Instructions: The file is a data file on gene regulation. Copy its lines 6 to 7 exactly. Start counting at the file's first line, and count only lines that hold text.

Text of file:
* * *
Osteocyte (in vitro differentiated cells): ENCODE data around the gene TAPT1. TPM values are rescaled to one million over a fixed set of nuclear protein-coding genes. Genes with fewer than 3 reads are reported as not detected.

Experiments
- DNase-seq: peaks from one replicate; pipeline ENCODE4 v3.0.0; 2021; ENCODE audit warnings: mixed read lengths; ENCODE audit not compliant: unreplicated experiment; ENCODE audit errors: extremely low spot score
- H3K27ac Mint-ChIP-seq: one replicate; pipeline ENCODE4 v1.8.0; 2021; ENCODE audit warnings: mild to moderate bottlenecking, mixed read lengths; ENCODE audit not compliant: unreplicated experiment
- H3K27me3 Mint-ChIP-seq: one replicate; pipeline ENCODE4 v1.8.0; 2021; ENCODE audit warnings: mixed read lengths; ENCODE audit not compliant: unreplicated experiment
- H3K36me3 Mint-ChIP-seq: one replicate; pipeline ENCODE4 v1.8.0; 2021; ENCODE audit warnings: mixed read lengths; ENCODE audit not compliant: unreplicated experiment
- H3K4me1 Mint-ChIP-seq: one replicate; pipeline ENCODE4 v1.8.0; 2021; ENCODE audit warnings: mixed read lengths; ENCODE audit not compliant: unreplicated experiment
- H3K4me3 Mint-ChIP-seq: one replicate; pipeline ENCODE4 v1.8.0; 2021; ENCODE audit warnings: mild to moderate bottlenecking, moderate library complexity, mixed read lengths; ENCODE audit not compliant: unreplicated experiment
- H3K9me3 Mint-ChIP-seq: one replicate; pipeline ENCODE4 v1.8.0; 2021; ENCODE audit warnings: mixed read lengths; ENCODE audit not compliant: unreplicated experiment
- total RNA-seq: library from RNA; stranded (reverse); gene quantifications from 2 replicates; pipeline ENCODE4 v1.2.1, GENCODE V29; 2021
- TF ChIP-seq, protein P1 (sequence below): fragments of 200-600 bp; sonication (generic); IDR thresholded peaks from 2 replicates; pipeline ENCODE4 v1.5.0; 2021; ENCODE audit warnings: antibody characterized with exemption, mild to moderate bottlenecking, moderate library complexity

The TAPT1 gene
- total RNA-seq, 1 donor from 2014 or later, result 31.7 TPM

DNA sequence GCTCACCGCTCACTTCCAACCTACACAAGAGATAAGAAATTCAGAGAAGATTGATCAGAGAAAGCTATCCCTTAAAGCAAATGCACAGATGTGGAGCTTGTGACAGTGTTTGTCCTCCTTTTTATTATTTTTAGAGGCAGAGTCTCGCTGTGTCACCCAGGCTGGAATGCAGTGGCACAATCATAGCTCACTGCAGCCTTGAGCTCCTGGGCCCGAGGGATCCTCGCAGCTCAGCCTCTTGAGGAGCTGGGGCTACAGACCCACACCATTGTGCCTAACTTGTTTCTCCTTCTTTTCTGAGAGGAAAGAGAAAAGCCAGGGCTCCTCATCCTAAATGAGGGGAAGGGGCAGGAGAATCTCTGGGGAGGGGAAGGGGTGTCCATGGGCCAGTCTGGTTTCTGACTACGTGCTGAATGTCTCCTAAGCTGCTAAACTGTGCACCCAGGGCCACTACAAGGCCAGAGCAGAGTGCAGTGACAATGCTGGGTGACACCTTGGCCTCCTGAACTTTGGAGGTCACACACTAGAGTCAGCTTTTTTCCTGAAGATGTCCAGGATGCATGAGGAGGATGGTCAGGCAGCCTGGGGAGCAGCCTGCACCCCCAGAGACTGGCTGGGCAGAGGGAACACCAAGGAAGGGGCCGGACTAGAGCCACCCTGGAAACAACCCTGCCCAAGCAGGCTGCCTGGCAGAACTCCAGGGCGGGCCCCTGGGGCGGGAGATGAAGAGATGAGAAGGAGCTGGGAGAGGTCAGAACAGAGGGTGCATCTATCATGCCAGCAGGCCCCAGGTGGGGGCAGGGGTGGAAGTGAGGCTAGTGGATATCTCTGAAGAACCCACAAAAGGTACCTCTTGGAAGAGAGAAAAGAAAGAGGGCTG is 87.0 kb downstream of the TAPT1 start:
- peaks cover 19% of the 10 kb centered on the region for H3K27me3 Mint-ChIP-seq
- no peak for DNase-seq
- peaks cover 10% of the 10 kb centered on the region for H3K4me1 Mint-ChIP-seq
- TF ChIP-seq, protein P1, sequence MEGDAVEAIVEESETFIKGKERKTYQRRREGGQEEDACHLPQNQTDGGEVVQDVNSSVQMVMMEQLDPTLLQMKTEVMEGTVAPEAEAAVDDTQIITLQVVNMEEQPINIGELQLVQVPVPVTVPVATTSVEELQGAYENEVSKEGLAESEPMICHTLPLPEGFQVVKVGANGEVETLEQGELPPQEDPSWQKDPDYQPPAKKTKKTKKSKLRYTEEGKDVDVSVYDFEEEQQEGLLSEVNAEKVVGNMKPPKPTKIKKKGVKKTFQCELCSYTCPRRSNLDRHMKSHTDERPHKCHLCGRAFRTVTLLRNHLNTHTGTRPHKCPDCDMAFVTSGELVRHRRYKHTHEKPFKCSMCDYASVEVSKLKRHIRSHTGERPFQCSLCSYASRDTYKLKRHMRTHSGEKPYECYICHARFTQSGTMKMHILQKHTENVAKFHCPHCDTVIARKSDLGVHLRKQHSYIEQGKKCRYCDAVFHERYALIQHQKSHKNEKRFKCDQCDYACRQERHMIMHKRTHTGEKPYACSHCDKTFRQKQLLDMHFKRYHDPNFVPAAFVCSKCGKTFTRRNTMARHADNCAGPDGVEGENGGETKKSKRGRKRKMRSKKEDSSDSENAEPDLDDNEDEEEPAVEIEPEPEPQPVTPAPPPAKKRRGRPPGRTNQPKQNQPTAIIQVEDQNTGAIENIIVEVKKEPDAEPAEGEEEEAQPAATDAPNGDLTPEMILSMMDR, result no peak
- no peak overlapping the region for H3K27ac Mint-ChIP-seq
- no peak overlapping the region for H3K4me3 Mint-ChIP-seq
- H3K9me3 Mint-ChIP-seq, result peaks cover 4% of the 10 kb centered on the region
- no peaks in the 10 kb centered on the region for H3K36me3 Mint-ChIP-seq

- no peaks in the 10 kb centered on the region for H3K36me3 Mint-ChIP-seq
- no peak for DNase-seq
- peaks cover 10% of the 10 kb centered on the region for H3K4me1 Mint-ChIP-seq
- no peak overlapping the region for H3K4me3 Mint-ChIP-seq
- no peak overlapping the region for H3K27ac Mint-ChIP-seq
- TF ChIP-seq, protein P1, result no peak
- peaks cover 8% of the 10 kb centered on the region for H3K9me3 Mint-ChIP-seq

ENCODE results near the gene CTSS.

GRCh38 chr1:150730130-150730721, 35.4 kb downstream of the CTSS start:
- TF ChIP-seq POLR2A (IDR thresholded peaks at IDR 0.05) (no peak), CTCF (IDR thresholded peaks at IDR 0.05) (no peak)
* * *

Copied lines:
- H3K36me3 Mint-ChIP-seq: one replicate; pipeline ENCODE4 v1.8.0; 2021; ENCODE audit warnings: mixed read lengths; ENCODE audit not compliant: unreplicated experiment
- H3K4me1 Mint-ChIP-seq: one replicate; pipeline ENCODE4 v1.8.0; 2021; ENCODE audit warnings: mixed read lengths; ENCODE audit not compliant: unreplicated experiment